Greek voters set to decide euro future
ATHENS (Reuters) – Greeks voted on Sunday in an election that could decide whether their heavily indebted country stays in the euro zone or heads for the exit, potentially unleashing shocks that could break up the single currency.
In an election fought over a punishing austerity package demanded by international lenders as the price of keeping Greece afloat, opinion polls showed the radical leftist SYRIZA party, which wants to scrap the deal, running neck and neck with the conservative New Democracy, which broadly backs it.
The European Union and International Monetary Fund have said the conditions of the 130-billion-euro ($164-billion) bailout accord agreed in March must be accepted fully by a new government or funds will be cut off, driving Greece into bankruptcy.
All the main parties say they will keep Greece in the single currency, but SYRIZA leader Alexis Tsipras believes a new deal can be renegotiated, betting that European leaders cannot afford the financial market turmoil that would be unleashed by cutting a member of the euro zone loose.
“We beat fear. Today we are opening the road to hope, the road to a better tomorrow with our people united, dignified and proud, in a Greece that is an equal member of a Europe that’s changing,” said Tsipras, 37, who has shot from obscurity to global celebrity in a matter of weeks.
“We are optimistic. The future belongs to the bearers of hope. We will win,” he told a jostling media scrum.
On the right, establishment heir and New Democracy leader Antonis Samaras says rejection of the EU/IMF bailout would mean a return to the drachma and even greater calamity, although he, too, wants to ease some aspects of the package.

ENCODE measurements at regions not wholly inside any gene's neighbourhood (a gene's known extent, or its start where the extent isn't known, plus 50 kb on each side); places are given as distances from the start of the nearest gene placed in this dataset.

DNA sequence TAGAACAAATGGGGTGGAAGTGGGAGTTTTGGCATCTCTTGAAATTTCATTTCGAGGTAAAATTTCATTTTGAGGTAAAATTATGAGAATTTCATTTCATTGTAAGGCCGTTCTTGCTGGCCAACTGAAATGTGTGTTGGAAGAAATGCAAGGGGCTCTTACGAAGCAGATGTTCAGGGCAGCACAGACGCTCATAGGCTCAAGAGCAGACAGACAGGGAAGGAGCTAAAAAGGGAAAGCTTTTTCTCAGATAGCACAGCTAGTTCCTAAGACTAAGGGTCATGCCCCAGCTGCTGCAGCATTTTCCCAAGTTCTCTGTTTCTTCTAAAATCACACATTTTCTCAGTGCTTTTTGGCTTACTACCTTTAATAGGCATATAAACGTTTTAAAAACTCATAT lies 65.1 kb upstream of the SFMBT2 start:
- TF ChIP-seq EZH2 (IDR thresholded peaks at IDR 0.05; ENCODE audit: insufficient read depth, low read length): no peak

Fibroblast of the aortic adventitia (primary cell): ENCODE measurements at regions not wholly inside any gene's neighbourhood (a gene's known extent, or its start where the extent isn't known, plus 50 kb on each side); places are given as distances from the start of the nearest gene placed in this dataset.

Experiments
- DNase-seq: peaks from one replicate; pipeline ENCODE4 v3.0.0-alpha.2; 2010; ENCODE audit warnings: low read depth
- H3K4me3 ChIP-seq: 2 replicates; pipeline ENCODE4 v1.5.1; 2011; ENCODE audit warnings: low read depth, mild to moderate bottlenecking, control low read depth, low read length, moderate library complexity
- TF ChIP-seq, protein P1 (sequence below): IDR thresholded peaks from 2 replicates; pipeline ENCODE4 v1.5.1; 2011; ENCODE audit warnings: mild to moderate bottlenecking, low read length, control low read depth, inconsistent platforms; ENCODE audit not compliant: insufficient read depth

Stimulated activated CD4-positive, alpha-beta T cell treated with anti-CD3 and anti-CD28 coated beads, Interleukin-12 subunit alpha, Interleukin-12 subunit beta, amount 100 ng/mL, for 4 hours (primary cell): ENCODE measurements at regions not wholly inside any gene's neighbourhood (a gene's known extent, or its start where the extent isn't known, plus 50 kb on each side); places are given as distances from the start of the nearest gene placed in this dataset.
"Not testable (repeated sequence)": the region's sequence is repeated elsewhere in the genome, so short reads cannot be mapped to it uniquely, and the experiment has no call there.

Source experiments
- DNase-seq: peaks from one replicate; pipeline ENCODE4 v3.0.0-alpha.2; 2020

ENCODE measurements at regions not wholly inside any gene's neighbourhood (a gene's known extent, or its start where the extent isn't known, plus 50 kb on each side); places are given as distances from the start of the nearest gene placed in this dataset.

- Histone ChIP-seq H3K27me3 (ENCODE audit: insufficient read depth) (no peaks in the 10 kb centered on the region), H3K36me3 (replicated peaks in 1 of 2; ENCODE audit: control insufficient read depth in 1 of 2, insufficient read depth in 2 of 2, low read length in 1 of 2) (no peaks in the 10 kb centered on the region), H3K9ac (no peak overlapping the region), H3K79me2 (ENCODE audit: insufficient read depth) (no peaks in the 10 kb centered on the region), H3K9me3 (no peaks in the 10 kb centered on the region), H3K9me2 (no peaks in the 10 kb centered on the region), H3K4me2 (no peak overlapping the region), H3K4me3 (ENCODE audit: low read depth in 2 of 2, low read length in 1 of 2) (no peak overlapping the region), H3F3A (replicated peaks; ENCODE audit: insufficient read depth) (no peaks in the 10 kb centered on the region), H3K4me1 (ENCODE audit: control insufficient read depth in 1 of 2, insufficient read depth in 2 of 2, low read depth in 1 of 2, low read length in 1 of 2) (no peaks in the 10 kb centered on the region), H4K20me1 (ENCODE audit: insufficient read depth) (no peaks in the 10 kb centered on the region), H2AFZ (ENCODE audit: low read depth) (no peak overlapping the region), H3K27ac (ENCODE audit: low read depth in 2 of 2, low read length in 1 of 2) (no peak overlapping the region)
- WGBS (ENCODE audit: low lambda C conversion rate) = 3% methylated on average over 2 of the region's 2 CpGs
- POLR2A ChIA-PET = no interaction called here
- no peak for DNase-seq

Samaras, smiling but accompanied by nothing like the media attention enjoyed by Tsipras, told reporters in the Peloponnesian town of Pylos where he cast his ballot: “Tomorrow will bring a new beginning for Greece.”
Opinion polls show Greeks, weary and disillusioned after five years of deep recession, overwhelmingly favor remaining in the euro, but there is bitter anger over repeated rounds of tax hikes, slashed spending and sharp cuts in wages and pensions.
Many voters are also furious with New Democracy and the other traditional ruling party, PASOK, blaming them for decades of corruption and waste which have left them with a ruined economy and one of the heaviest debt burdens in the world.
A win for Greece’s national soccer team on Saturday at the Euro 2012 championships provided some lift for voters but there was little sign of enthusiasm at the polling booths.
“It’s the first time I feel depressed after voting, knowing that I voted again for those who created the problem, but we don’t have another choice,” said 66-year-old English teacher Koula Louizopoulou after casting her ballot in Athens.
“I voted for the bailout because these are the terms that will keep us in Europe,” she said.
A previous election on May 6 created weeks of uncertainty when no party was able to form a government and markets will now watch anxiously for the first signs of a result, with exit polls due shortly after voting ends at 7 p.m. (1600 GMT).
The party gaining the most votes gets an automatic 50-seat advantage but neither New Democracy or SYRIZA is expected to have an outright majority and whichever emerges as the top party will have to hold coalition negotiations with smaller groups.